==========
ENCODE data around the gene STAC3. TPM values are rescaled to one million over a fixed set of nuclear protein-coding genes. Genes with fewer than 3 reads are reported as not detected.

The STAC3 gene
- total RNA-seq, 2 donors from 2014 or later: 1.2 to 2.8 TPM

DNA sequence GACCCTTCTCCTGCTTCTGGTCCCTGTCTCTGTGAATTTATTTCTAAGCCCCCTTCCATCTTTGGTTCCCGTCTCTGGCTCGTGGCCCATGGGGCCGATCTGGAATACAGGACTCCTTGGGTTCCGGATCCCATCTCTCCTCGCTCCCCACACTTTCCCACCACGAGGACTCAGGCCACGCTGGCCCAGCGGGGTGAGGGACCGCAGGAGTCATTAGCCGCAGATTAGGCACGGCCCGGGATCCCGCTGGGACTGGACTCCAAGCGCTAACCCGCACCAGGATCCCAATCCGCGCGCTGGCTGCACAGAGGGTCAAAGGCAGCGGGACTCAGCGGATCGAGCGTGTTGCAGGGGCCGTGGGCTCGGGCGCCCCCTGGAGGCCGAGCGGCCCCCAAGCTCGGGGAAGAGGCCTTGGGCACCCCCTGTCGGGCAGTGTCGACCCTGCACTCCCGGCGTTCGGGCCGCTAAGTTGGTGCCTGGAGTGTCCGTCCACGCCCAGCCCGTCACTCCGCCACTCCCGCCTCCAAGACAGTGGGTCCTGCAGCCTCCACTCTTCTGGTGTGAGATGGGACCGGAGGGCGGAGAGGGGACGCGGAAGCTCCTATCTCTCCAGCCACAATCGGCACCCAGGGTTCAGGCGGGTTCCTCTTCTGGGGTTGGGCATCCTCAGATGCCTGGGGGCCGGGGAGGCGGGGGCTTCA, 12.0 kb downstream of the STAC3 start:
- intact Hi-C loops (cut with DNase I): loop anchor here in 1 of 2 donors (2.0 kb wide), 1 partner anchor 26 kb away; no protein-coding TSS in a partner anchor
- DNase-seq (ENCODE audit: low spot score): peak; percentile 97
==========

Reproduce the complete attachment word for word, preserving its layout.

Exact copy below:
ENCODE data around the gene STAC3. TPM values are rescaled to one million over a fixed set of nuclear protein-coding genes. Genes with fewer than 3 reads are reported as not detected.

The STAC3 gene
- total RNA-seq, 2 donors from 2014 or later: 1.2 to 2.8 TPM

DNA sequence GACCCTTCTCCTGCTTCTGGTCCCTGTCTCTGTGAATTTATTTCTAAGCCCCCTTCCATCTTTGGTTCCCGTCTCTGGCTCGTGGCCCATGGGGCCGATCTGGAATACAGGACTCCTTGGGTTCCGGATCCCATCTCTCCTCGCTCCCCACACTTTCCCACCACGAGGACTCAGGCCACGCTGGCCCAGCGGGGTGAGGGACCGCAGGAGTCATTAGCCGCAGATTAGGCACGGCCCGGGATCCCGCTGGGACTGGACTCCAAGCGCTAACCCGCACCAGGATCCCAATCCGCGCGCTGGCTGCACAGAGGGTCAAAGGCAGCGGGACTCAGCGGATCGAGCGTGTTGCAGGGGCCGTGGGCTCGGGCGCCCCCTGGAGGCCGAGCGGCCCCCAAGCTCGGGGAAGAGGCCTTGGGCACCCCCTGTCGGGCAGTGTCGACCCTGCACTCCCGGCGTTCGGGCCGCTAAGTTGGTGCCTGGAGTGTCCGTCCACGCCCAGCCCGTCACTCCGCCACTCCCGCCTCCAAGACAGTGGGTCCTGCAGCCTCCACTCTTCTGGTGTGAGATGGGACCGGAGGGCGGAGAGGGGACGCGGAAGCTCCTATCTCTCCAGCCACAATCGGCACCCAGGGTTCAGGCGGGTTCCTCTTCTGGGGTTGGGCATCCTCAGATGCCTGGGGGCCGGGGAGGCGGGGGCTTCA, 12.0 kb downstream of the STAC3 start:
- intact Hi-C loops (cut with DNase I): loop anchor here in 1 of 2 donors (2.0 kb wide), 1 partner anchor 26 kb away; no protein-coding TSS in a partner anchor
- DNase-seq (ENCODE audit: low spot score): peak; percentile 97